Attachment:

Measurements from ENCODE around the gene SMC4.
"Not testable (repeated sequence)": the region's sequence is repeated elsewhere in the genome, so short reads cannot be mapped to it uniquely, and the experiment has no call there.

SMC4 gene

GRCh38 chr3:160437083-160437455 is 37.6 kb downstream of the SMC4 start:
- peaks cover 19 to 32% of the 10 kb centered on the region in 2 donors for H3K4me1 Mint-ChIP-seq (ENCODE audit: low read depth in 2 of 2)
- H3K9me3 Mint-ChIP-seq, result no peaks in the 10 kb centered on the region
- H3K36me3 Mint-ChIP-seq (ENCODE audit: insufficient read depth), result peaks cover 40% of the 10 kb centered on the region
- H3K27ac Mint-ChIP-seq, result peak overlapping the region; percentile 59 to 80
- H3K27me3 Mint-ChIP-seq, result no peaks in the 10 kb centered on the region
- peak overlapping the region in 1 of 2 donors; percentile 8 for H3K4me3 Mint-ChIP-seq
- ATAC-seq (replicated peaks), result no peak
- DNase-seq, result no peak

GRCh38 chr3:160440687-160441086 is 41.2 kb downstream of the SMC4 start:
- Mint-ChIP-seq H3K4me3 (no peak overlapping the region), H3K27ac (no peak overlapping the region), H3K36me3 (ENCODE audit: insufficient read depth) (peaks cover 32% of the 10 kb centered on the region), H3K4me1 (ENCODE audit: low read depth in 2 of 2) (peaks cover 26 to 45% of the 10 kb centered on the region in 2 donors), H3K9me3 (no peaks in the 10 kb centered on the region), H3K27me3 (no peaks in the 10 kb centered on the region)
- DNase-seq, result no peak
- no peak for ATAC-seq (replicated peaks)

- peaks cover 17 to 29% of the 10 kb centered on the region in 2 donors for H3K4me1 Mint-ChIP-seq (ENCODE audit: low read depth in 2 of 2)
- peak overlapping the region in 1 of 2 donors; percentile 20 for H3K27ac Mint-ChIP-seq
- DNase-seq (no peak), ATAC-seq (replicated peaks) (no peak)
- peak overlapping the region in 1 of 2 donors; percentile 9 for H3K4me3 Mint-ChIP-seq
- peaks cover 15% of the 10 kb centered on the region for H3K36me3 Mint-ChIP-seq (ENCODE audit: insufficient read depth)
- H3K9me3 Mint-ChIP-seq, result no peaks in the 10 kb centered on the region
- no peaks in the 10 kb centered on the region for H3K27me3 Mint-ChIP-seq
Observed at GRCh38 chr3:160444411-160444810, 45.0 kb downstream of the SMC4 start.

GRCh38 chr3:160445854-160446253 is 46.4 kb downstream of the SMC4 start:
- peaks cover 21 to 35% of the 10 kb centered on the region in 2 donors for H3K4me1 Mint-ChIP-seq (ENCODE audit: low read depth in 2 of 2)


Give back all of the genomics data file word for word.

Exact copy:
Measurements from ENCODE around the gene SMC4.
"Not testable (repeated sequence)": the region's sequence is repeated elsewhere in the genome, so short reads cannot be mapped to it uniquely, and the experiment has no call there.

SMC4 gene

GRCh38 chr3:160437083-160437455 is 37.6 kb downstream of the SMC4 start:
- peaks cover 19 to 32% of the 10 kb centered on the region in 2 donors for H3K4me1 Mint-ChIP-seq (ENCODE audit: low read depth in 2 of 2)
- H3K9me3 Mint-ChIP-seq, result no peaks in the 10 kb centered on the region
- H3K36me3 Mint-ChIP-seq (ENCODE audit: insufficient read depth), result peaks cover 40% of the 10 kb centered on the region
- H3K27ac Mint-ChIP-seq, result peak overlapping the region; percentile 59 to 80
- H3K27me3 Mint-ChIP-seq, result no peaks in the 10 kb centered on the region
- peak overlapping the region in 1 of 2 donors; percentile 8 for H3K4me3 Mint-ChIP-seq
- ATAC-seq (replicated peaks), result no peak
- DNase-seq, result no peak

GRCh38 chr3:160440687-160441086 is 41.2 kb downstream of the SMC4 start:
- Mint-ChIP-seq H3K4me3 (no peak overlapping the region), H3K27ac (no peak overlapping the region), H3K36me3 (ENCODE audit: insufficient read depth) (peaks cover 32% of the 10 kb centered on the region), H3K4me1 (ENCODE audit: low read depth in 2 of 2) (peaks cover 26 to 45% of the 10 kb centered on the region in 2 donors), H3K9me3 (no peaks in the 10 kb centered on the region), H3K27me3 (no peaks in the 10 kb centered on the region)
- DNase-seq, result no peak
- no peak for ATAC-seq (replicated peaks)

- peaks cover 17 to 29% of the 10 kb centered on the region in 2 donors for H3K4me1 Mint-ChIP-seq (ENCODE audit: low read depth in 2 of 2)
- peak overlapping the region in 1 of 2 donors; percentile 20 for H3K27ac Mint-ChIP-seq
- DNase-seq (no peak), ATAC-seq (replicated peaks) (no peak)
- peak overlapping the region in 1 of 2 donors; percentile 9 for H3K4me3 Mint-ChIP-seq
- peaks cover 15% of the 10 kb centered on the region for H3K36me3 Mint-ChIP-seq (ENCODE audit: insufficient read depth)
- H3K9me3 Mint-ChIP-seq, result no peaks in the 10 kb centered on the region
- no peaks in the 10 kb centered on the region for H3K27me3 Mint-ChIP-seq
Observed at GRCh38 chr3:160444411-160444810, 45.0 kb downstream of the SMC4 start.

GRCh38 chr3:160445854-160446253 is 46.4 kb downstream of the SMC4 start:
- peaks cover 21 to 35% of the 10 kb centered on the region in 2 donors for H3K4me1 Mint-ChIP-seq (ENCODE audit: low read depth in 2 of 2)